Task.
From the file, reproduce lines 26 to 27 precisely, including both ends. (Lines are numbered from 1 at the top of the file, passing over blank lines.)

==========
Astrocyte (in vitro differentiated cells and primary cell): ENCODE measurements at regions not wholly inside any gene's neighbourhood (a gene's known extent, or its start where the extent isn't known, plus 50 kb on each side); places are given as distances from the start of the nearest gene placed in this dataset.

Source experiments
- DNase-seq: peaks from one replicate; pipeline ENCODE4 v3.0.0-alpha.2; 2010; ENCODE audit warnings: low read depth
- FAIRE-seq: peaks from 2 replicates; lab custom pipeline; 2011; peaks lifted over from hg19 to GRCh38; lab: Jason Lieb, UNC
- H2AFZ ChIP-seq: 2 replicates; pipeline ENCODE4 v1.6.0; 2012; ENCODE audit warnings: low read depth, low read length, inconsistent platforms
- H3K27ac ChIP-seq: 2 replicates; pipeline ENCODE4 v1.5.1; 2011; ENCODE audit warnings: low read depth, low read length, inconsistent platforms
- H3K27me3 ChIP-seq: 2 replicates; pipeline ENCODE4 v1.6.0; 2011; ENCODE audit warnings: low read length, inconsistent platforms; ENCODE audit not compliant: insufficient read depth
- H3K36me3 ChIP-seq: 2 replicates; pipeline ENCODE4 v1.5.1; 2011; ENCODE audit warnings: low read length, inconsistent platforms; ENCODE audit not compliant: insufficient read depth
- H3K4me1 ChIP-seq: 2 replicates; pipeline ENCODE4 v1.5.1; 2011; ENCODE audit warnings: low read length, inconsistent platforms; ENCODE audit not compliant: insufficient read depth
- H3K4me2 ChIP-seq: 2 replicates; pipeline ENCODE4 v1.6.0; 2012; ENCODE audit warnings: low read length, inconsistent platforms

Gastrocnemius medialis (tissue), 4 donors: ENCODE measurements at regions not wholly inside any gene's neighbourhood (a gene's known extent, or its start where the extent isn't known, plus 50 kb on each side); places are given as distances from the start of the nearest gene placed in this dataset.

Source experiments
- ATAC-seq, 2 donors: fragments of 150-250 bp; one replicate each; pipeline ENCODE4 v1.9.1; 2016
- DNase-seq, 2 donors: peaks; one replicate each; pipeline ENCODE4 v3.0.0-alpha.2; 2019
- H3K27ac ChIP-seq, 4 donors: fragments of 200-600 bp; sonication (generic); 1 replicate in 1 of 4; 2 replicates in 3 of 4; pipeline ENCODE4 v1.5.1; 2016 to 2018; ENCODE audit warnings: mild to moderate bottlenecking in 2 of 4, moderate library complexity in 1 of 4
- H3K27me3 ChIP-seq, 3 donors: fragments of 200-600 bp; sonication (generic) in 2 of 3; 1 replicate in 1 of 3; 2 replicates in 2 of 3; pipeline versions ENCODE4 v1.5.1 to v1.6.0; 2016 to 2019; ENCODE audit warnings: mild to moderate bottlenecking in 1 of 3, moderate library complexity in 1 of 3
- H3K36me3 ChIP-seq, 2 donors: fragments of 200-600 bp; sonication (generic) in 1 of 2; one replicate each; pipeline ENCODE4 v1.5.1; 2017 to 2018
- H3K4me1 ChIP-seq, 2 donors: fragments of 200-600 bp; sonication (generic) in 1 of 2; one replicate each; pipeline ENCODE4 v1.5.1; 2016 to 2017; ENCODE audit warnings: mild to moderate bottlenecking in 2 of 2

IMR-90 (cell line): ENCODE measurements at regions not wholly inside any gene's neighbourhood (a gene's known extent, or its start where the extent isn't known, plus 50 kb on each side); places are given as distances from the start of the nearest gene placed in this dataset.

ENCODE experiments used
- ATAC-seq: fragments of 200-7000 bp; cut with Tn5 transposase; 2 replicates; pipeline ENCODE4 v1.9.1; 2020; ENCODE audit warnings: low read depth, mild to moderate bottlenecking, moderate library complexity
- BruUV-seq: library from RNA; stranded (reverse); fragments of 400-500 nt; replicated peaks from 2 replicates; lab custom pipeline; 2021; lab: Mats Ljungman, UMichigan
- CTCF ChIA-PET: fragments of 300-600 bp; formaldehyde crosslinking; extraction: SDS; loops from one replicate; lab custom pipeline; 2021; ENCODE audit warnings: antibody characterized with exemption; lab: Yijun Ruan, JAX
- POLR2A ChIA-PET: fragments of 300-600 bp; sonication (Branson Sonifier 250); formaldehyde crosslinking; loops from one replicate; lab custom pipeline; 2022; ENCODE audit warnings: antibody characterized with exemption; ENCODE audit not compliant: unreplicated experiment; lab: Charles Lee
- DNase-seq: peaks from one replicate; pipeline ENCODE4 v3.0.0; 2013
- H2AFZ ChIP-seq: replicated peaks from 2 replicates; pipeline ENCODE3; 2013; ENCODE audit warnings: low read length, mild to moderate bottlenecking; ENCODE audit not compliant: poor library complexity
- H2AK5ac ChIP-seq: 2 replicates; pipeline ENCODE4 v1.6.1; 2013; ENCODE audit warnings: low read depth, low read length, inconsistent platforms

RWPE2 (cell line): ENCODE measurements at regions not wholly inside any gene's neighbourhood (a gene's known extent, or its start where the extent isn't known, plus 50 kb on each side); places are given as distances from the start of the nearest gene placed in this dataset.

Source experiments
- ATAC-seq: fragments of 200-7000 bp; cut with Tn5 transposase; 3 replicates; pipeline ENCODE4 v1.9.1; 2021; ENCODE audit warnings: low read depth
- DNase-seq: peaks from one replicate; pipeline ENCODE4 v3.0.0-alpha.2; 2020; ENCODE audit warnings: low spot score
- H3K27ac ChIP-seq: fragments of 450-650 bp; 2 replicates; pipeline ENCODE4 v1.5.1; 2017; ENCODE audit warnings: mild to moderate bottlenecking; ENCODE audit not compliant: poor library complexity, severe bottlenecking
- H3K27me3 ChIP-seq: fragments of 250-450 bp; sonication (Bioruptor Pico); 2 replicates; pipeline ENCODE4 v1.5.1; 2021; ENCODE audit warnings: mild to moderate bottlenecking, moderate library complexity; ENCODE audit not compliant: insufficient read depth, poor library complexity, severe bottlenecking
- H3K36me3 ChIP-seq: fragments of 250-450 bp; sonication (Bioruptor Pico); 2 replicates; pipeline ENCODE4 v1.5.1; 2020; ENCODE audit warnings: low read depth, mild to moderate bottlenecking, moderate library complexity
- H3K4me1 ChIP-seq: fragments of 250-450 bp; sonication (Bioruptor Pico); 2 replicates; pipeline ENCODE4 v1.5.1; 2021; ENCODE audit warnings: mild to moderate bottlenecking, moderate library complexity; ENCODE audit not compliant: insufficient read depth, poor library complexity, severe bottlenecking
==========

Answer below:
- H2AFZ ChIP-seq: replicated peaks from 2 replicates; pipeline ENCODE3; 2013; ENCODE audit warnings: low read length, mild to moderate bottlenecking; ENCODE audit not compliant: poor library complexity
- H2AK5ac ChIP-seq: 2 replicates; pipeline ENCODE4 v1.6.1; 2013; ENCODE audit warnings: low read depth, low read length, inconsistent platforms